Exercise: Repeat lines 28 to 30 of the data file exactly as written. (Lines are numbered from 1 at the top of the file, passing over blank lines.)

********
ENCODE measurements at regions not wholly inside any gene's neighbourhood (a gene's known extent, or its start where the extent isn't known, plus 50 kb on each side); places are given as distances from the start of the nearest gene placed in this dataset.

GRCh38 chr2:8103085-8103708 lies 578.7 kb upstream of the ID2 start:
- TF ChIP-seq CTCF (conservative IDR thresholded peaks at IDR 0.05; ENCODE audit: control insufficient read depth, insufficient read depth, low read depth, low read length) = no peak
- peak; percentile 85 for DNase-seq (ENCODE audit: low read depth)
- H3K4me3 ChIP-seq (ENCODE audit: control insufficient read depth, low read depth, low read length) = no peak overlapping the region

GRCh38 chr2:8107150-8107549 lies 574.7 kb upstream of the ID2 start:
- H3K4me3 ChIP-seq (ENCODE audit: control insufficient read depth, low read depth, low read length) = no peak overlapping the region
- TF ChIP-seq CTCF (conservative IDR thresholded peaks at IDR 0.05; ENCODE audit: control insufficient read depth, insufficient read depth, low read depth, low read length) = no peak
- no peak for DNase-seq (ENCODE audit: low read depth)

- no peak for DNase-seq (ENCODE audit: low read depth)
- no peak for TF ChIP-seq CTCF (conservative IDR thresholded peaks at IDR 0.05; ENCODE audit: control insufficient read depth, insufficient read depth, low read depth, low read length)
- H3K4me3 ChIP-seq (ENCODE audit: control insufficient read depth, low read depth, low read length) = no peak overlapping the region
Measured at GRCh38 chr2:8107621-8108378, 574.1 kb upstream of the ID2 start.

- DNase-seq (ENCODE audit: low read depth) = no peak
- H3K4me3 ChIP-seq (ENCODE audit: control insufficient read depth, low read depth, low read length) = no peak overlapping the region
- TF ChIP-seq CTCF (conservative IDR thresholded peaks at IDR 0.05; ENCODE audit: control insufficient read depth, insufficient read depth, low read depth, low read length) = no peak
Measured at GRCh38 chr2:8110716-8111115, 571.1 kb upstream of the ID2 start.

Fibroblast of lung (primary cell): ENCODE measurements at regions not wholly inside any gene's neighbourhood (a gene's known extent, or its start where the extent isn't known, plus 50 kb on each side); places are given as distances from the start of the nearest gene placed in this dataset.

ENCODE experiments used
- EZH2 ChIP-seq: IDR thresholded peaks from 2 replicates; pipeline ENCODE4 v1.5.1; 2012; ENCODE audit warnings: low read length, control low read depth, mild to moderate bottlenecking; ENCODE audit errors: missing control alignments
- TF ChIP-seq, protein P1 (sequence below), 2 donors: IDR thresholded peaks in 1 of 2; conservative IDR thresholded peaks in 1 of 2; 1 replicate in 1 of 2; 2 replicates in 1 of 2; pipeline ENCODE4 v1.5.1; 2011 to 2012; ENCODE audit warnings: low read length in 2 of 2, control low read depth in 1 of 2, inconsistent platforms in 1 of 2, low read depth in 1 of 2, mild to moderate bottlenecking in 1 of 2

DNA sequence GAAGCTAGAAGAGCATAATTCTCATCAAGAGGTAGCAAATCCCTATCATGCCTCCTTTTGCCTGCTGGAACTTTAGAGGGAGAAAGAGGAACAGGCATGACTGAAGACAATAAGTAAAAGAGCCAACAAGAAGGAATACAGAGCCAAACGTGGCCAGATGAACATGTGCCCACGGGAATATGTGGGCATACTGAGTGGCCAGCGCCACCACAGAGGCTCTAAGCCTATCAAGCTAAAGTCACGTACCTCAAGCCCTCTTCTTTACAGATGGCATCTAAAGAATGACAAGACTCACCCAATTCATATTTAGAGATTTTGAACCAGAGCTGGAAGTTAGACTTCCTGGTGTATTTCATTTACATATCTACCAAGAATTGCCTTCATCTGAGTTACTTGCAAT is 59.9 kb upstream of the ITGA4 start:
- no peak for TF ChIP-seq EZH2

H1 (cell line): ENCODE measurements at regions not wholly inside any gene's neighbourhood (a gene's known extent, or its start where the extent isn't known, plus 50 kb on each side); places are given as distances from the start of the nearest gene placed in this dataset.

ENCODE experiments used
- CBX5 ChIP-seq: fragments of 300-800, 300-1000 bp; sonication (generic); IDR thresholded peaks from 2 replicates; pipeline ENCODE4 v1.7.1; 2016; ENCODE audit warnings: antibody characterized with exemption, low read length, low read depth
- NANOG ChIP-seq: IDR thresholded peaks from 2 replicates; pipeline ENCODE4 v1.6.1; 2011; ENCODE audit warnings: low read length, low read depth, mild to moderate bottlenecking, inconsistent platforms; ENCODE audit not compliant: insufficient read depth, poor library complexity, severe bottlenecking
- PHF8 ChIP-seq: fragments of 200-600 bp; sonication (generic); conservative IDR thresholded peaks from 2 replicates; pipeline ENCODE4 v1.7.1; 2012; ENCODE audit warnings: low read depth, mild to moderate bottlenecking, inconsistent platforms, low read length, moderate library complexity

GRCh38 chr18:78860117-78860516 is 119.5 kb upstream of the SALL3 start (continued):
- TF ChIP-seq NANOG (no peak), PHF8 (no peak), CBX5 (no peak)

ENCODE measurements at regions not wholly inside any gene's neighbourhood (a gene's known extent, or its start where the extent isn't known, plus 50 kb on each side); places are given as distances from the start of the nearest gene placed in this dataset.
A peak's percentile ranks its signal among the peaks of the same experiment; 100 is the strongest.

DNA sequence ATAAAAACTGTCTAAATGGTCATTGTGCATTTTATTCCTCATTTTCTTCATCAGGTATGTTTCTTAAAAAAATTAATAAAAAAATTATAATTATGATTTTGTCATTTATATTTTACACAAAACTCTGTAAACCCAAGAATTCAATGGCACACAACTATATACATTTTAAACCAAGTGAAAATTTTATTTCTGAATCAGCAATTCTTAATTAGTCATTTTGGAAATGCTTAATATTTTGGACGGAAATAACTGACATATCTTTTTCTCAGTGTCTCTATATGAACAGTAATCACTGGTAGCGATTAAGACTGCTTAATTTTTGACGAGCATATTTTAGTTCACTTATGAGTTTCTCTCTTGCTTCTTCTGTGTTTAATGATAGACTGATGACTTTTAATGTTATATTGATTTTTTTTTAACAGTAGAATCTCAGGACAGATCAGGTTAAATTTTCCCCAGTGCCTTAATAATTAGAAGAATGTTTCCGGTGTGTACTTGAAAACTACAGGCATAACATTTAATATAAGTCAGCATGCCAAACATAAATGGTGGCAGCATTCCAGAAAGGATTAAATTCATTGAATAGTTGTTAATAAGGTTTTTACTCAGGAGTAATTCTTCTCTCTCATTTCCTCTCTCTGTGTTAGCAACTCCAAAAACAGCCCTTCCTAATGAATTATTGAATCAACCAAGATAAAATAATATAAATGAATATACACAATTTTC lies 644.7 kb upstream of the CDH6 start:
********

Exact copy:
- PHF8 ChIP-seq: fragments of 200-600 bp; sonication (generic); conservative IDR thresholded peaks from 2 replicates; pipeline ENCODE4 v1.7.1; 2012; ENCODE audit warnings: low read depth, mild to moderate bottlenecking, inconsistent platforms, low read length, moderate library complexity

GRCh38 chr18:78860117-78860516 is 119.5 kb upstream of the SALL3 start (continued):
- TF ChIP-seq NANOG (no peak), PHF8 (no peak), CBX5 (no peak)